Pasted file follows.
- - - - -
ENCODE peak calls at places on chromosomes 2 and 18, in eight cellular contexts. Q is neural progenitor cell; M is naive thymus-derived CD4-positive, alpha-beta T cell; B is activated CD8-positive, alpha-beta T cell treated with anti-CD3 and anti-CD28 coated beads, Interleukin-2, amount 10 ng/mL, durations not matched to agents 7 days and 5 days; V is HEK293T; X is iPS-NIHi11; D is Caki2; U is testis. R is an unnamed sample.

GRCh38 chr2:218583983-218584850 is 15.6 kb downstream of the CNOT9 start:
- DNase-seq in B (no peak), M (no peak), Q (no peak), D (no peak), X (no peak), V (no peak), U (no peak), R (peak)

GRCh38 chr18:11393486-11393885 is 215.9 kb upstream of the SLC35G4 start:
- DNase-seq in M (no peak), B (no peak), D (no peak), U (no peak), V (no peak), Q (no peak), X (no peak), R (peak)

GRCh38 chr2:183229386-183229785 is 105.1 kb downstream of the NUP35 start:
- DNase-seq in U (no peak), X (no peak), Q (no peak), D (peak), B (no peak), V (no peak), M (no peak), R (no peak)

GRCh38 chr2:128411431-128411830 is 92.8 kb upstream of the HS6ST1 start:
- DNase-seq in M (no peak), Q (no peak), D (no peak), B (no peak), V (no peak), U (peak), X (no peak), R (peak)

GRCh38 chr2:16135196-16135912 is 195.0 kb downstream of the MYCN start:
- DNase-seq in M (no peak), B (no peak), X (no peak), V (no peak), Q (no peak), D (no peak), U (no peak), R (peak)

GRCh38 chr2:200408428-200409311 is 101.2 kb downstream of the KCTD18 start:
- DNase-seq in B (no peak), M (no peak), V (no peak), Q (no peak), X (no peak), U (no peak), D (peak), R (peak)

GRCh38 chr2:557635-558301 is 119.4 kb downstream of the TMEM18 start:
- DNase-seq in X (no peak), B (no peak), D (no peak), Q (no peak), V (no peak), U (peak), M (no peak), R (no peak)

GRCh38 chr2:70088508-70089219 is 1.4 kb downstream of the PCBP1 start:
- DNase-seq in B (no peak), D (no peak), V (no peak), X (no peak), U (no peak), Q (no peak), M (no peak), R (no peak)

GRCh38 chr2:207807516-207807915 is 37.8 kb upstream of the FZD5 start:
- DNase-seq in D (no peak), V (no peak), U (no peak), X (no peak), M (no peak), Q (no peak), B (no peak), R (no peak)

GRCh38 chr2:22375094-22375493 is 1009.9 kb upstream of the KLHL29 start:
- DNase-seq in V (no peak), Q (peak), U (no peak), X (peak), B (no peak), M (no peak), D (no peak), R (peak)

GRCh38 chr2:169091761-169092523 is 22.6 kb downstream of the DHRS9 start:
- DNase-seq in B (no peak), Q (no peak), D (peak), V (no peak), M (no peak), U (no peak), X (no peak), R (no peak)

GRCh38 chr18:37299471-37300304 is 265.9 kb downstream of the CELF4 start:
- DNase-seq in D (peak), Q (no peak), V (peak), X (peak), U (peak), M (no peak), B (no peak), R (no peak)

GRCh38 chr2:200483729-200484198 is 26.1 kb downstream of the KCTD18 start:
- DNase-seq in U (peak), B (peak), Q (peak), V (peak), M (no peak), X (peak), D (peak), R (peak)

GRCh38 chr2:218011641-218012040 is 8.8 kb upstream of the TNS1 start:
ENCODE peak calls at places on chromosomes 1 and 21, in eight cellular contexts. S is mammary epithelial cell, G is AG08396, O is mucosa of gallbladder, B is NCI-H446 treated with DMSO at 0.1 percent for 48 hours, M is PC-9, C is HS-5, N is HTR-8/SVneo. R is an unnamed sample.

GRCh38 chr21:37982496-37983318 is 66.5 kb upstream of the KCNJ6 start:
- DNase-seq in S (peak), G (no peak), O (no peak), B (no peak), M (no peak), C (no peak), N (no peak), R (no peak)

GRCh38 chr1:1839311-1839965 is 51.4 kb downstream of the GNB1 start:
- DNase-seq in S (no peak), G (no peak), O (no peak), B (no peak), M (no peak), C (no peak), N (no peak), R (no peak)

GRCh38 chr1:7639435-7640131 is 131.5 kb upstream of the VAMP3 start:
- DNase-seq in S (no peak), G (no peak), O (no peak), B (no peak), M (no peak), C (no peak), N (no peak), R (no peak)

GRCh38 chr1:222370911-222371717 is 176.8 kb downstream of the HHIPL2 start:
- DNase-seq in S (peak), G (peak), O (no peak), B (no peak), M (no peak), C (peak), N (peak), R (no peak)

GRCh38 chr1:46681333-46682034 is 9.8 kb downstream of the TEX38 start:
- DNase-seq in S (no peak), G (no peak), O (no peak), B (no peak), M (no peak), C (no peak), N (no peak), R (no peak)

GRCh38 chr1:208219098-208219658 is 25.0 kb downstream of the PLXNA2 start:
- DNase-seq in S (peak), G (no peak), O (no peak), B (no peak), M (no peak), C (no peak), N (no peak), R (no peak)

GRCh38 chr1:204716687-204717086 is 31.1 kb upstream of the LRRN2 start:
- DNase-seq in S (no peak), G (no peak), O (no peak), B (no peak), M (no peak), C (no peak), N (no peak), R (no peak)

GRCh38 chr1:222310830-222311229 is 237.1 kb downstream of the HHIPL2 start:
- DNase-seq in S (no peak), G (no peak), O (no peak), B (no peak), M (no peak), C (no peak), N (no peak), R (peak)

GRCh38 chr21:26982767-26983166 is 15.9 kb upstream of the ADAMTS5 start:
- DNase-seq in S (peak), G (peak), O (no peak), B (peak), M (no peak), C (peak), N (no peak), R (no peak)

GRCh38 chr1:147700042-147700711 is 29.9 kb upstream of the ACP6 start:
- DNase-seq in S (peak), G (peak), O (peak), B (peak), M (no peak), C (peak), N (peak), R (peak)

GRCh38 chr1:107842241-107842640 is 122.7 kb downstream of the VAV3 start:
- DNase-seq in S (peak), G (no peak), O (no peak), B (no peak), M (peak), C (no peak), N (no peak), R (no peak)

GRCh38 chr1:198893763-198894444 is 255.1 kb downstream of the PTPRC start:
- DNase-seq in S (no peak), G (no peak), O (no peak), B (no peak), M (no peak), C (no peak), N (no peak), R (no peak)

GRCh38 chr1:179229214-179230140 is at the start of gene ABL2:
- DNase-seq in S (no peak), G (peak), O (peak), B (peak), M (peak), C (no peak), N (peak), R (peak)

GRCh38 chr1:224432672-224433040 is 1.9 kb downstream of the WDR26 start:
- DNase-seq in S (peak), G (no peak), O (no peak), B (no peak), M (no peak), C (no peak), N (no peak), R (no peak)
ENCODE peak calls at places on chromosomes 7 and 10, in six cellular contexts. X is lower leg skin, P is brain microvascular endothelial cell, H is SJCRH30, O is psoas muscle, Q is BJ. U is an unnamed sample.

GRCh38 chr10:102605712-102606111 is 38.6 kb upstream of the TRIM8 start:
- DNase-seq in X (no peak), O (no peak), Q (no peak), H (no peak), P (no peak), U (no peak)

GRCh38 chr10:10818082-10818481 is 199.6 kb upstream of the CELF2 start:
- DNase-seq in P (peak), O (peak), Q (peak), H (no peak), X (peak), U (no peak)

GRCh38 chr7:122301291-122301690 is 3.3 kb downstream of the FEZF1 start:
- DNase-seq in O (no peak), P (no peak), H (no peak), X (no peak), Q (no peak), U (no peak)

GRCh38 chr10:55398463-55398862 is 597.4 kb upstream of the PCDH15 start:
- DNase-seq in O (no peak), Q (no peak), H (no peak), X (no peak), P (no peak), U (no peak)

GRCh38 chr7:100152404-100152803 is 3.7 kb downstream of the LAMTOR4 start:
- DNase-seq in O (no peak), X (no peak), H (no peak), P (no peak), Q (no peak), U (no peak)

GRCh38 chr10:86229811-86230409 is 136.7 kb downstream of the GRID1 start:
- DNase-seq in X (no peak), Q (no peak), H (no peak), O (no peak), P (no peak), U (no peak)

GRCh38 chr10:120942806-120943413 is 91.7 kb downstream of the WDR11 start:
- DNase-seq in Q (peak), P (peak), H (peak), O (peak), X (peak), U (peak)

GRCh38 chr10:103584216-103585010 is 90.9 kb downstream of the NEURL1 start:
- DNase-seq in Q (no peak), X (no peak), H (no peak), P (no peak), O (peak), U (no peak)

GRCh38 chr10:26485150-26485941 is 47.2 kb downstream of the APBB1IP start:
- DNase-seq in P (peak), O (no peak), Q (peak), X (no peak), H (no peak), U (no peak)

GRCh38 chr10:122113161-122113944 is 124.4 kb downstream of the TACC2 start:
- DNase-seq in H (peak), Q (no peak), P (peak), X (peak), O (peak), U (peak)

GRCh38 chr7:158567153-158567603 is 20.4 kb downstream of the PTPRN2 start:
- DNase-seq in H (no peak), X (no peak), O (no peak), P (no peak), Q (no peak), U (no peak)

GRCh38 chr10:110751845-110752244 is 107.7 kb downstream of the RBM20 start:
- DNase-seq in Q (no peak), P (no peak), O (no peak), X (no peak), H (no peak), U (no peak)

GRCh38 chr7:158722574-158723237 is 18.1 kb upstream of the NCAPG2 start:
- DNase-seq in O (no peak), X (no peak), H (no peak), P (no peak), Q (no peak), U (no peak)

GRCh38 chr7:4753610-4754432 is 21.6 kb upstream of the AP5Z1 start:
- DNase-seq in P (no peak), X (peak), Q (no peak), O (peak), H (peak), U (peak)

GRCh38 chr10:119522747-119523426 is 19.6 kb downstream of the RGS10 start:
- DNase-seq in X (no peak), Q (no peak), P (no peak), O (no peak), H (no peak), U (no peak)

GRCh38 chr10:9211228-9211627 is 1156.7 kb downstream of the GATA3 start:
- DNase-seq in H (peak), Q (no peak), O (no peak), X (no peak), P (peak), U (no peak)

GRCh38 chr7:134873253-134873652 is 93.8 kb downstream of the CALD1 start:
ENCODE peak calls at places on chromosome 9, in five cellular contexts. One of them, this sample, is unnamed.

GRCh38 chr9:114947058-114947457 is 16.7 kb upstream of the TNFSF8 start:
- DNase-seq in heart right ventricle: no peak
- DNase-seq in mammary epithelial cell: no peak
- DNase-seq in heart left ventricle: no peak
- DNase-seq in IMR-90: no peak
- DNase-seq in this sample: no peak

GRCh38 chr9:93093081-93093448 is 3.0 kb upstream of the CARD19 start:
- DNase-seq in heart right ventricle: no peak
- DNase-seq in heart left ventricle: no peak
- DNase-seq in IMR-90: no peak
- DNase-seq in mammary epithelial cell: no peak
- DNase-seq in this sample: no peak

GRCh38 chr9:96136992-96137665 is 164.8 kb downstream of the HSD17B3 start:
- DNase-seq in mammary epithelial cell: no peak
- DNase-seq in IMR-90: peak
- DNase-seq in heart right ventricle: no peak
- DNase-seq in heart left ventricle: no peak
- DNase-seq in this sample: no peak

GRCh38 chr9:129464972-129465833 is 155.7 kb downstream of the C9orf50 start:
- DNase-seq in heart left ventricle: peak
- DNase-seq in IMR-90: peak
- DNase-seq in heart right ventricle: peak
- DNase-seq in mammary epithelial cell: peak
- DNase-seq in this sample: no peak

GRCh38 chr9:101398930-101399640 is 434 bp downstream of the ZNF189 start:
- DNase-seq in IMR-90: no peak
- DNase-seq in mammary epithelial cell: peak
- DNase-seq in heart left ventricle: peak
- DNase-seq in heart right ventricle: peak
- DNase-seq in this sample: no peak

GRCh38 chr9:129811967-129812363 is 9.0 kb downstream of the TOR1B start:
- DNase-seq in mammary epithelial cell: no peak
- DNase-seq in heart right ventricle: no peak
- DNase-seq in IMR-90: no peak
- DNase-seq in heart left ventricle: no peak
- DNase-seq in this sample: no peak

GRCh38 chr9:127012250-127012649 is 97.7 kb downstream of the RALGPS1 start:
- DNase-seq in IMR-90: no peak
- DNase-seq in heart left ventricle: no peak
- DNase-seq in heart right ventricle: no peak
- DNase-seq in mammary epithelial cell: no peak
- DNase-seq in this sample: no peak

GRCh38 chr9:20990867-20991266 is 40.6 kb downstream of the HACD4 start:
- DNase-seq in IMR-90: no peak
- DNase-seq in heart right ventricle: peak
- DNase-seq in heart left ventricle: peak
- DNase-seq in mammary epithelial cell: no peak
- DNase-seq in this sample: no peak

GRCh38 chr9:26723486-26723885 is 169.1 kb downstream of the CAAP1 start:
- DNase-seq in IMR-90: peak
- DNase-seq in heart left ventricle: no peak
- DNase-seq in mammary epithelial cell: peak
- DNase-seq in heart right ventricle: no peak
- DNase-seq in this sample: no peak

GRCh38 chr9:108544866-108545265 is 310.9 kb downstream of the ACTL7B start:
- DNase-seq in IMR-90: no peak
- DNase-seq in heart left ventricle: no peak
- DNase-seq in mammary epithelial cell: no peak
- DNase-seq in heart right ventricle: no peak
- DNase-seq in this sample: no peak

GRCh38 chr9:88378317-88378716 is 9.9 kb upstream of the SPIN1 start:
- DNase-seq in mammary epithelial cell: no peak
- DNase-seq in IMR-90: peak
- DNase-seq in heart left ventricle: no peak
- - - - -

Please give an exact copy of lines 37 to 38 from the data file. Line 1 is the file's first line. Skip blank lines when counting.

- DNase-seq in S (peak), G (peak), O (no peak), B (no peak), M (no peak), C (peak), N (peak), R (no peak)

GRCh38 chr1:46681333-46682034 is 9.8 kb downstream of the TEX38 start: